“Every vegetable has its time”

Russian Proverb

Microgreens truly are delicious, tiny, and perfect representations of fresh vegetables, herbs and greens. Used in fine dining for years, they provide intense flavour in delicate bites. As an extra benefit, they add unexpected beauty to plates and texture to dishes.

When a plant is showing its first true leaf, that’s the definition of a microgreen. Not to be confused with sprouts, microgreens are not completely consumed. The seed is not eaten. Rather, they are harvested at the base of the stem when their leaves have grown completely. Often, this means the plant is one to two inches in length, but that isn’t consistently true because the actual sizes of microgreens vary from plant to plant, relative to the size of a full-grown version.

Growing microgreens is a quick process because they are essentially the stage between sprouts and a full-grown vegetable. They take about 7-10 days before they are ready to be harvested while the full-grown forms take weeks, if not months, to grow. Additionally, they do not need much sunlight or space, which makes them great plants to add in our production. You too can easily grow them at home in your own kitchen, balcony or back yard.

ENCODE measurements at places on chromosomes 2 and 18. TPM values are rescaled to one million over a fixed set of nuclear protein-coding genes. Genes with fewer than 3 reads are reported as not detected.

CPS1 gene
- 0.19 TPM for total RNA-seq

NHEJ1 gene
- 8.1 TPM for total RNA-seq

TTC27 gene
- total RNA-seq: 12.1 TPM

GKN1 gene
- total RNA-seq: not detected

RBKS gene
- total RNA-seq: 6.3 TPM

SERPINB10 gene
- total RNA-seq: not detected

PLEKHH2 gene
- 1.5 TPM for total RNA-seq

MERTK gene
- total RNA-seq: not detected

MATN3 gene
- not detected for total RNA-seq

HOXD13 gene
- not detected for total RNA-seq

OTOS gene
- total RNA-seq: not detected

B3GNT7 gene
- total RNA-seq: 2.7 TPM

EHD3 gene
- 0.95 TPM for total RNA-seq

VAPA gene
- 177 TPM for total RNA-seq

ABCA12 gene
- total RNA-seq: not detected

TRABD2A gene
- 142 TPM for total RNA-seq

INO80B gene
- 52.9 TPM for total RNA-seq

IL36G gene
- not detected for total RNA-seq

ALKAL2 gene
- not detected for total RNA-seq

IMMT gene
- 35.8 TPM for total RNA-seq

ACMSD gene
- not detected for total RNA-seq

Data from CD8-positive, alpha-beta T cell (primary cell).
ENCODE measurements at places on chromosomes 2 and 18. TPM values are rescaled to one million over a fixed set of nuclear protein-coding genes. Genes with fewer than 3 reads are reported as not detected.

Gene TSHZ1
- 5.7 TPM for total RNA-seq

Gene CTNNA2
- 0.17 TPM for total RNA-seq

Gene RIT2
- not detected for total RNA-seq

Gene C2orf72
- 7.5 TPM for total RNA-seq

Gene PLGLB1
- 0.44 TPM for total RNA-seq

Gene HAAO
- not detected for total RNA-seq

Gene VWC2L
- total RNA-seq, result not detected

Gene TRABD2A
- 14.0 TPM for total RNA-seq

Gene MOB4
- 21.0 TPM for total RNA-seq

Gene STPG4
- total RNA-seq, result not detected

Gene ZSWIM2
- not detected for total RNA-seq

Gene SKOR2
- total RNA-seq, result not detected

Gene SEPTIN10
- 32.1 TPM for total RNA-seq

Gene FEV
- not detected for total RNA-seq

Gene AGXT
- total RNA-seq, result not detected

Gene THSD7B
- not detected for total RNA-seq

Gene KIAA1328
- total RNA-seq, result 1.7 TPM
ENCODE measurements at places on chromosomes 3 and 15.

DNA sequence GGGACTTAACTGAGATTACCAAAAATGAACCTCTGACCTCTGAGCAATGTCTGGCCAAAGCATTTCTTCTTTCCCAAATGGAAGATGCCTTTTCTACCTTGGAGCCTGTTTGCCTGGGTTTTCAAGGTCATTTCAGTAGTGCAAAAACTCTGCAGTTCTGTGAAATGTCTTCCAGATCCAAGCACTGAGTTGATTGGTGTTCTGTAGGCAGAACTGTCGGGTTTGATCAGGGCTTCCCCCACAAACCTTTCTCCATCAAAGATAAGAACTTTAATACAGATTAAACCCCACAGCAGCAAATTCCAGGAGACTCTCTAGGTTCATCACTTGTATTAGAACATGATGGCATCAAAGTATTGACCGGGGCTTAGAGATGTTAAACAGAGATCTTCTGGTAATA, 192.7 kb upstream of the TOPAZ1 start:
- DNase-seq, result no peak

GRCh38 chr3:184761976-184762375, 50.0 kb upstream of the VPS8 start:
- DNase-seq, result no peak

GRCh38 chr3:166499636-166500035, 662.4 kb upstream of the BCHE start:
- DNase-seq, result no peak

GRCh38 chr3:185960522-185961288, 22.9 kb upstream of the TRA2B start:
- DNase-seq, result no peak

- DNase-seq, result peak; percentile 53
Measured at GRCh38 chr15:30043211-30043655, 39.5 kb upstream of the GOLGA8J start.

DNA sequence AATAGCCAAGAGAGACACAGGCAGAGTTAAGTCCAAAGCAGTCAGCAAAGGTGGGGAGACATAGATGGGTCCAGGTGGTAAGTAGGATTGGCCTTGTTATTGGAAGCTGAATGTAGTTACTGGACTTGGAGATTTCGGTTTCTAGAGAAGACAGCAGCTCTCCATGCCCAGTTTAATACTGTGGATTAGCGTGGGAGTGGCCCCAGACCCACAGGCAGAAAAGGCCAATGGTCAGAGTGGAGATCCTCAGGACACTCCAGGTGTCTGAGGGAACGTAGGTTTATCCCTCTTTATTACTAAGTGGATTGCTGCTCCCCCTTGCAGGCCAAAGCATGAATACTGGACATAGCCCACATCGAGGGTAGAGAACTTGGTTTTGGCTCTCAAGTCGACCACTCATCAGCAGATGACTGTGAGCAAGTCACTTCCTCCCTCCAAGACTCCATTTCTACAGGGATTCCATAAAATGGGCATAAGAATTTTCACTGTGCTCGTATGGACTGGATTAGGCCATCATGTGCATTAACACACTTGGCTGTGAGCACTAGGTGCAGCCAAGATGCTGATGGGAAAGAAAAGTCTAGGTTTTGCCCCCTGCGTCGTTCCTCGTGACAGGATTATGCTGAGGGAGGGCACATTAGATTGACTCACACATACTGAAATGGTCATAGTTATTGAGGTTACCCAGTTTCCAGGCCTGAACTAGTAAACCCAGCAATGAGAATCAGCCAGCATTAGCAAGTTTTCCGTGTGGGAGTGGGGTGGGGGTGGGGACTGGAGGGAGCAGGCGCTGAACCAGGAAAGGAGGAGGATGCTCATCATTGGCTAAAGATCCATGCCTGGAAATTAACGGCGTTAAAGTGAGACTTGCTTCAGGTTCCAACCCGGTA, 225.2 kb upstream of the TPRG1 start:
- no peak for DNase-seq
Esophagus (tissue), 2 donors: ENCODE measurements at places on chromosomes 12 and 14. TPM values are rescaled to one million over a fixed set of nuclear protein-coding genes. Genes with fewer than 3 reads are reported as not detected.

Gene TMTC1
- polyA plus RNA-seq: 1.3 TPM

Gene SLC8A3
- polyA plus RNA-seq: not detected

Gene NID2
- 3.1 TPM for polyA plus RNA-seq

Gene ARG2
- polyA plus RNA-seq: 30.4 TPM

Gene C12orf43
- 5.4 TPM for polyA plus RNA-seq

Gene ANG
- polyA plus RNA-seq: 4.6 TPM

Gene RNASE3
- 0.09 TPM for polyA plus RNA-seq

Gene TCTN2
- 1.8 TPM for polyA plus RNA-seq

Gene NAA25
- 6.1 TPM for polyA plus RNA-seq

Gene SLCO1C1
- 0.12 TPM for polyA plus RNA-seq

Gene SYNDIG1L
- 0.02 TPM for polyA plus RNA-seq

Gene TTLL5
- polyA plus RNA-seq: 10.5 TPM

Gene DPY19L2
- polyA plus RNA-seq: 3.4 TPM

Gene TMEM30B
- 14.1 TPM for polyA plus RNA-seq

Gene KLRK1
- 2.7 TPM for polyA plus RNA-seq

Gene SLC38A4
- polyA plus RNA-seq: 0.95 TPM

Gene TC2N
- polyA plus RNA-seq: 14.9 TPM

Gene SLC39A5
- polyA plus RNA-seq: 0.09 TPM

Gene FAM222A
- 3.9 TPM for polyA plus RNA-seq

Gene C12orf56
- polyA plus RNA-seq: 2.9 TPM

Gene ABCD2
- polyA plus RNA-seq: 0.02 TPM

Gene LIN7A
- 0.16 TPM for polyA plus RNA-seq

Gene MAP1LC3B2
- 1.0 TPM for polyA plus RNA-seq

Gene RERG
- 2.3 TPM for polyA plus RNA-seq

Because microgreens are harvested right after germination, all the nutrients they need to grow are there. They have high levels of: Phytonutrients, Antioxidants, Vitamins , Minerals and Enzymes. Some studies have concluded that microgreens can have anywhere from 4 to 25 times more nutrients than their regular sized vegetables counterparts! Because they are eaten raw right after harvesting, all these nutrients are preserved. They are a true living food, transferring all their vitality directly to your body.

La Donaira produces microgreens for its chefs because they are extremely versatile. They are used to lighten up dishes that would otherwise be too dark and/or heavy, and conversely, they add rich and robust flavours to balance out lighter dishes. They are a fun and practical way to add fresh and nutritious produce to our dishes while adding a pop of color to the plate. 

Elena Echevarria